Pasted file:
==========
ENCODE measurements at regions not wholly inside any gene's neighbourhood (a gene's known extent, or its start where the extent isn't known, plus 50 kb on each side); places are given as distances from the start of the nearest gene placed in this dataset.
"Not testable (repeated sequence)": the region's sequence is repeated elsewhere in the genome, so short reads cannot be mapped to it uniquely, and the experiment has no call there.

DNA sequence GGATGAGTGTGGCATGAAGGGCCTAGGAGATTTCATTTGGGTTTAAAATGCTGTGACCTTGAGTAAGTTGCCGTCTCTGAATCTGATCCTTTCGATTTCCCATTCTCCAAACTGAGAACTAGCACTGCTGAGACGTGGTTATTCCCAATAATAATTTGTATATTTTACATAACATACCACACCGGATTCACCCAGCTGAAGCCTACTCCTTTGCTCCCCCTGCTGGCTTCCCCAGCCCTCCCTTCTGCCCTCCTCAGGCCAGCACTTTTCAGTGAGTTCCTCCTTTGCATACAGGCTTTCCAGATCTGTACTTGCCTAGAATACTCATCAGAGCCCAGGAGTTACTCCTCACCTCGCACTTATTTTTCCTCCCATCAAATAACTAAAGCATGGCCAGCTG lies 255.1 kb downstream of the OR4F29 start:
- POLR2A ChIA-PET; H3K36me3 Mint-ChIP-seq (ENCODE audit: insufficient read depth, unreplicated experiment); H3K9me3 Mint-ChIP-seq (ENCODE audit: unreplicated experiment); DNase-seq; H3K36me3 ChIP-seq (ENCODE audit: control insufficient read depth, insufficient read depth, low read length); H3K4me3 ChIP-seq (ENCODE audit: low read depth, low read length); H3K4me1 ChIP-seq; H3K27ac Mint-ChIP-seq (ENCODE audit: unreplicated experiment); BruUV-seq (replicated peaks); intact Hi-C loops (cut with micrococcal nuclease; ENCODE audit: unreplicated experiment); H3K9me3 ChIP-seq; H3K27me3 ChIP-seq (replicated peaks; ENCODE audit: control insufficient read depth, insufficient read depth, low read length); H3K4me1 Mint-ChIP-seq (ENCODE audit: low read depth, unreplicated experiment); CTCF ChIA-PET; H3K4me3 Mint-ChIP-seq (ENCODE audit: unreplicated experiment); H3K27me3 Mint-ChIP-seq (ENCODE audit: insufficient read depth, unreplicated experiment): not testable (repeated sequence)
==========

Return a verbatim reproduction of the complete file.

ENCODE measurements at regions not wholly inside any gene's neighbourhood (a gene's known extent, or its start where the extent isn't known, plus 50 kb on each side); places are given as distances from the start of the nearest gene placed in this dataset.
"Not testable (repeated sequence)": the region's sequence is repeated elsewhere in the genome, so short reads cannot be mapped to it uniquely, and the experiment has no call there.

DNA sequence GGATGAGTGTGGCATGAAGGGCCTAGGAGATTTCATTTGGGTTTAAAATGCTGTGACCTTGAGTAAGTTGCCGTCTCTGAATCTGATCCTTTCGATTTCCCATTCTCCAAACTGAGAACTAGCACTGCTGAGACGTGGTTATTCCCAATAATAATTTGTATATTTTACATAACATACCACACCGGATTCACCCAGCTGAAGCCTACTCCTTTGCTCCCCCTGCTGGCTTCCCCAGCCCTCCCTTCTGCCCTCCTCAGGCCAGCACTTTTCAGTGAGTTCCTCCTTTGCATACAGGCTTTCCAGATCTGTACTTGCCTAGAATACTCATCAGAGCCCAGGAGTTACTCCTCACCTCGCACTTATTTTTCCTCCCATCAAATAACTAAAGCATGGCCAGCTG lies 255.1 kb downstream of the OR4F29 start:
- POLR2A ChIA-PET; H3K36me3 Mint-ChIP-seq (ENCODE audit: insufficient read depth, unreplicated experiment); H3K9me3 Mint-ChIP-seq (ENCODE audit: unreplicated experiment); DNase-seq; H3K36me3 ChIP-seq (ENCODE audit: control insufficient read depth, insufficient read depth, low read length); H3K4me3 ChIP-seq (ENCODE audit: low read depth, low read length); H3K4me1 ChIP-seq; H3K27ac Mint-ChIP-seq (ENCODE audit: unreplicated experiment); BruUV-seq (replicated peaks); intact Hi-C loops (cut with micrococcal nuclease; ENCODE audit: unreplicated experiment); H3K9me3 ChIP-seq; H3K27me3 ChIP-seq (replicated peaks; ENCODE audit: control insufficient read depth, insufficient read depth, low read length); H3K4me1 Mint-ChIP-seq (ENCODE audit: low read depth, unreplicated experiment); CTCF ChIA-PET; H3K4me3 Mint-ChIP-seq (ENCODE audit: unreplicated experiment); H3K27me3 Mint-ChIP-seq (ENCODE audit: insufficient read depth, unreplicated experiment): not testable (repeated sequence)